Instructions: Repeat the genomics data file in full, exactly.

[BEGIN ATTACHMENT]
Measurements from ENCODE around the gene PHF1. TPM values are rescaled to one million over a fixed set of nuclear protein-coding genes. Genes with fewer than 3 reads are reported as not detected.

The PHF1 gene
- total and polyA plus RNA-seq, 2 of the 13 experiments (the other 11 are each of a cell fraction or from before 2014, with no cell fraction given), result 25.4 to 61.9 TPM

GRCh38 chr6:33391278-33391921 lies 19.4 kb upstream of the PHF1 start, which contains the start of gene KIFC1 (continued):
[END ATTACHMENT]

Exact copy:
Measurements from ENCODE around the gene PHF1. TPM values are rescaled to one million over a fixed set of nuclear protein-coding genes. Genes with fewer than 3 reads are reported as not detected.

The PHF1 gene
- total and polyA plus RNA-seq, 2 of the 13 experiments (the other 11 are each of a cell fraction or from before 2014, with no cell fraction given), result 25.4 to 61.9 TPM

GRCh38 chr6:33391278-33391921 lies 19.4 kb upstream of the PHF1 start, which contains the start of gene KIFC1 (continued):